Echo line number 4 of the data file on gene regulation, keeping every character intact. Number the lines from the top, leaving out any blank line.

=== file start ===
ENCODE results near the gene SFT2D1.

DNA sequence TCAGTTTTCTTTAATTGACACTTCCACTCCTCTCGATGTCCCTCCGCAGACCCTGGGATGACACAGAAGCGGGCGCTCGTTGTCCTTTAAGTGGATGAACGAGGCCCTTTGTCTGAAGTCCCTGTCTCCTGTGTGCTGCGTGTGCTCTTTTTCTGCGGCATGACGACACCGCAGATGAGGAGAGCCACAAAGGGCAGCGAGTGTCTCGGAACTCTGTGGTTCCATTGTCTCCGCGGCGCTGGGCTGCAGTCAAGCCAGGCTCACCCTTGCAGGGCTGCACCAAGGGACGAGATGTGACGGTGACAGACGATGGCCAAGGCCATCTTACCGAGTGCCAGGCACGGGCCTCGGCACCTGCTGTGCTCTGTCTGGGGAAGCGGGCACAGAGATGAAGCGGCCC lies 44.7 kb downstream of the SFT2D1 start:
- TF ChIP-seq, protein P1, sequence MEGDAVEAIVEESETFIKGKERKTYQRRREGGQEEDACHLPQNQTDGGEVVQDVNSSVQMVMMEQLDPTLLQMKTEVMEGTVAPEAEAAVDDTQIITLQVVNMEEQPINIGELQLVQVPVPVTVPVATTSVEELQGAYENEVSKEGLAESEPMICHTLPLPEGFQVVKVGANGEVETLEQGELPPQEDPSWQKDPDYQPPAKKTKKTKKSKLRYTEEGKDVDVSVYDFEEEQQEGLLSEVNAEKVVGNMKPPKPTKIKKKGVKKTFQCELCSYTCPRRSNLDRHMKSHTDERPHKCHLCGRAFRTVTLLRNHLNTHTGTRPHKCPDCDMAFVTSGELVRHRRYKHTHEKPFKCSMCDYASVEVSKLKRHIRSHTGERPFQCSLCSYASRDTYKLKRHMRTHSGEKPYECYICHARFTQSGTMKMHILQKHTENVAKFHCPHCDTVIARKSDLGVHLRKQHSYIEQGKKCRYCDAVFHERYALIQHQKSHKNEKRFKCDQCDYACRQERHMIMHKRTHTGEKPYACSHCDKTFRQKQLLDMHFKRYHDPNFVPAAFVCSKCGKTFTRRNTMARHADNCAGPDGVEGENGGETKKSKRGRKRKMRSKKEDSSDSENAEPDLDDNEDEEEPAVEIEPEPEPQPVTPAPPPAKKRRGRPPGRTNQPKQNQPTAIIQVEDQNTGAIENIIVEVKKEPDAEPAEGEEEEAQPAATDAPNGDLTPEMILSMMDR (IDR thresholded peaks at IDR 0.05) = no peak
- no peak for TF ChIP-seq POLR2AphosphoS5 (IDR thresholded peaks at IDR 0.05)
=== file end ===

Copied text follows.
- no peak for TF ChIP-seq POLR2AphosphoS5 (IDR thresholded peaks at IDR 0.05)